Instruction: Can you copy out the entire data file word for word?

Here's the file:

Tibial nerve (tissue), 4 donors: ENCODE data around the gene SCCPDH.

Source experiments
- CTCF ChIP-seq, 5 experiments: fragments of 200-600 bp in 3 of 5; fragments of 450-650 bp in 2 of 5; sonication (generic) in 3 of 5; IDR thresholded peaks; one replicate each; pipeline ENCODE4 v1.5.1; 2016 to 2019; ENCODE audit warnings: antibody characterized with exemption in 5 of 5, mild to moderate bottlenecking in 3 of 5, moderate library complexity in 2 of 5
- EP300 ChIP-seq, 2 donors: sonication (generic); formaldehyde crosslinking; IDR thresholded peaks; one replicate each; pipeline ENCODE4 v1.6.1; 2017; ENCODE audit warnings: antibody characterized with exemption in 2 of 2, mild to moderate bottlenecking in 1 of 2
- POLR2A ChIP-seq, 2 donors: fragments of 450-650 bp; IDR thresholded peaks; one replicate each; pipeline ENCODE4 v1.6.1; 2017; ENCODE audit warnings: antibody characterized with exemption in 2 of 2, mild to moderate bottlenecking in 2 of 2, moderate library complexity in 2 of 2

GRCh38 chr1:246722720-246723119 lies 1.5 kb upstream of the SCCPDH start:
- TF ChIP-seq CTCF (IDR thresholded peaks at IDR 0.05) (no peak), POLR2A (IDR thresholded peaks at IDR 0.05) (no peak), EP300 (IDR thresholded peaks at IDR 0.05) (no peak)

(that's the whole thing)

Tibial nerve (tissue), 4 donors: ENCODE data around the gene SCCPDH.

Source experiments
- CTCF ChIP-seq, 5 experiments: fragments of 200-600 bp in 3 of 5; fragments of 450-650 bp in 2 of 5; sonication (generic) in 3 of 5; IDR thresholded peaks; one replicate each; pipeline ENCODE4 v1.5.1; 2016 to 2019; ENCODE audit warnings: antibody characterized with exemption in 5 of 5, mild to moderate bottlenecking in 3 of 5, moderate library complexity in 2 of 5
- EP300 ChIP-seq, 2 donors: sonication (generic); formaldehyde crosslinking; IDR thresholded peaks; one replicate each; pipeline ENCODE4 v1.6.1; 2017; ENCODE audit warnings: antibody characterized with exemption in 2 of 2, mild to moderate bottlenecking in 1 of 2
- POLR2A ChIP-seq, 2 donors: fragments of 450-650 bp; IDR thresholded peaks; one replicate each; pipeline ENCODE4 v1.6.1; 2017; ENCODE audit warnings: antibody characterized with exemption in 2 of 2, mild to moderate bottlenecking in 2 of 2, moderate library complexity in 2 of 2

GRCh38 chr1:246722720-246723119 lies 1.5 kb upstream of the SCCPDH start:
- TF ChIP-seq CTCF (IDR thresholded peaks at IDR 0.05) (no peak), POLR2A (IDR thresholded peaks at IDR 0.05) (no peak), EP300 (IDR thresholded peaks at IDR 0.05) (no peak)